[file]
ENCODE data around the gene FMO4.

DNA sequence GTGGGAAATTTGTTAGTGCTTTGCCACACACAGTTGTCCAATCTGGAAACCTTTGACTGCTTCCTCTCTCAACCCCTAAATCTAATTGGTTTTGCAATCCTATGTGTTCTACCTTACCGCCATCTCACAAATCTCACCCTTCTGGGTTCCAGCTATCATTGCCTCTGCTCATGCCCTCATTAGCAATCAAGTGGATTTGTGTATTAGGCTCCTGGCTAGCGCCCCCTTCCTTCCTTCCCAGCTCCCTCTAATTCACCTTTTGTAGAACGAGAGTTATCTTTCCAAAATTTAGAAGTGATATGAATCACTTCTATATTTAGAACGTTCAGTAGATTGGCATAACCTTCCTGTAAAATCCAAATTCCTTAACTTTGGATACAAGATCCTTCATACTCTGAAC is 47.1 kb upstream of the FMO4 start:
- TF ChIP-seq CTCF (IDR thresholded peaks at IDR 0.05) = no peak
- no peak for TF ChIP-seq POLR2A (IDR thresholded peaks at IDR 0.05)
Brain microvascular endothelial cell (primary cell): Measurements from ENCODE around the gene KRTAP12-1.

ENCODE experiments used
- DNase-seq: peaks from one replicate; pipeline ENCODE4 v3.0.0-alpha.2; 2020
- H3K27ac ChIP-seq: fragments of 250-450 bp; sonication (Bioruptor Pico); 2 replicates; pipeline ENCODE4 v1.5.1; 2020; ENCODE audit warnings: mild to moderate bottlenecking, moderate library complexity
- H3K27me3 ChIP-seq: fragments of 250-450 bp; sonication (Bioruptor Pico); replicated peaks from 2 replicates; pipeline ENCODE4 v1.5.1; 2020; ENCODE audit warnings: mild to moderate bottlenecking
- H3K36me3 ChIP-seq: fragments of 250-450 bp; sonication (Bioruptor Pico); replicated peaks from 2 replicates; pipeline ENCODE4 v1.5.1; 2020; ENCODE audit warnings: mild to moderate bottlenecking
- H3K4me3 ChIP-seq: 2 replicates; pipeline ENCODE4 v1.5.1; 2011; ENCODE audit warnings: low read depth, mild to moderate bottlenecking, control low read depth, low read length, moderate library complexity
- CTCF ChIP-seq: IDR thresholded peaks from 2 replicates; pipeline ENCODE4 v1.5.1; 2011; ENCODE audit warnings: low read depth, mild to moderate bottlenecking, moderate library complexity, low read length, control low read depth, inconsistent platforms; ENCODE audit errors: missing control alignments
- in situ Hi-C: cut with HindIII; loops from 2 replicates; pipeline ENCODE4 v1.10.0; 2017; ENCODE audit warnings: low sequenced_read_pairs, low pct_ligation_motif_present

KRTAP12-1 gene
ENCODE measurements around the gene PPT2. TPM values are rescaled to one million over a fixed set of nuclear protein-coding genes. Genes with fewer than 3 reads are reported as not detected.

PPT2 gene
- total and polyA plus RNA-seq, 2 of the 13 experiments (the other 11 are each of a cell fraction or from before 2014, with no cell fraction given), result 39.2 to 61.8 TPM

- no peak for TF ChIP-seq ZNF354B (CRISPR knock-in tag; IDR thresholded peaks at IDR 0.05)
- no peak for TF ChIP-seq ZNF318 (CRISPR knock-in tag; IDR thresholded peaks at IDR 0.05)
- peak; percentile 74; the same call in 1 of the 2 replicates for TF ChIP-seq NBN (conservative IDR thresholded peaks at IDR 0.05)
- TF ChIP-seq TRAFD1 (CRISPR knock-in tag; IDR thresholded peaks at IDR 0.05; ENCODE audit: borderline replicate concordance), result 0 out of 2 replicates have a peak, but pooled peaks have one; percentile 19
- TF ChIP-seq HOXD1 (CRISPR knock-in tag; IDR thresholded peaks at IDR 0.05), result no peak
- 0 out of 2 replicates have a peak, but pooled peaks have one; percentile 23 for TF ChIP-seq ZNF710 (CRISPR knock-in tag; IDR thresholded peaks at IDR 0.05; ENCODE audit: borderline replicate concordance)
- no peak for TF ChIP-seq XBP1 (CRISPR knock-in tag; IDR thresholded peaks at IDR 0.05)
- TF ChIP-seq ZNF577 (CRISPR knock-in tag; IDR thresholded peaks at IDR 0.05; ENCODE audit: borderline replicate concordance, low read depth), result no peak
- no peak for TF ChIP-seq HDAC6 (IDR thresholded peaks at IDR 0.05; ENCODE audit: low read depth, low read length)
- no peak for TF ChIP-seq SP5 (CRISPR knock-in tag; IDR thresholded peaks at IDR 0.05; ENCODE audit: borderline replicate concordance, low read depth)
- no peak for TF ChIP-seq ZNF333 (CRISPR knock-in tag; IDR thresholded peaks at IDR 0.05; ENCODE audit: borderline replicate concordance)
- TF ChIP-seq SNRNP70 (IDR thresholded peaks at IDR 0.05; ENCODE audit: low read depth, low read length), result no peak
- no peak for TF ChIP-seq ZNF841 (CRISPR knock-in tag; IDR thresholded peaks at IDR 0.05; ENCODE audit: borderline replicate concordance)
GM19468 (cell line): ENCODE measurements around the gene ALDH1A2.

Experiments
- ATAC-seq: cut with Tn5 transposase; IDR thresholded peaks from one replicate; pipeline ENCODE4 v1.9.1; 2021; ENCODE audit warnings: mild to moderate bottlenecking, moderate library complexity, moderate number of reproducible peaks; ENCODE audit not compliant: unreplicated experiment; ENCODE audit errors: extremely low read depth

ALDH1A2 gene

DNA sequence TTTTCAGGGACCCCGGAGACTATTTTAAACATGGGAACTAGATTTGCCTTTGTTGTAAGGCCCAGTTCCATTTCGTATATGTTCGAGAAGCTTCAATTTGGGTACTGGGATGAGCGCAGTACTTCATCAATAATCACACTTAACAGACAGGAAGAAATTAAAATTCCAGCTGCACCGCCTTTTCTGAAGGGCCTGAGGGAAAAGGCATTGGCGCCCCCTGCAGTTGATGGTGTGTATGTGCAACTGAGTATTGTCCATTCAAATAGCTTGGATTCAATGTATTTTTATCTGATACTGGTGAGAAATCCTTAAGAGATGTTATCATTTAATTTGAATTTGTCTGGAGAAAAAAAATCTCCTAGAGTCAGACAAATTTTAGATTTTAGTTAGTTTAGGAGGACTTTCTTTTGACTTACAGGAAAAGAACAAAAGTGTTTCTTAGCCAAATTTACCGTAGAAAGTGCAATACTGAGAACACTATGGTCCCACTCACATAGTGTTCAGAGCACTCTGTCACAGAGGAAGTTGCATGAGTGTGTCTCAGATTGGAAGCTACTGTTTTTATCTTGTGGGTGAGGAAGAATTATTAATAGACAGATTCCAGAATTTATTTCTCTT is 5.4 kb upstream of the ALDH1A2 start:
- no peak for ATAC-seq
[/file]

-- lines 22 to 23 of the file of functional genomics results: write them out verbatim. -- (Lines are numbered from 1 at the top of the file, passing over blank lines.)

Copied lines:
- TF ChIP-seq HOXD1 (CRISPR knock-in tag; IDR thresholded peaks at IDR 0.05), result no peak
- 0 out of 2 replicates have a peak, but pooled peaks have one; percentile 23 for TF ChIP-seq ZNF710 (CRISPR knock-in tag; IDR thresholded peaks at IDR 0.05; ENCODE audit: borderline replicate concordance)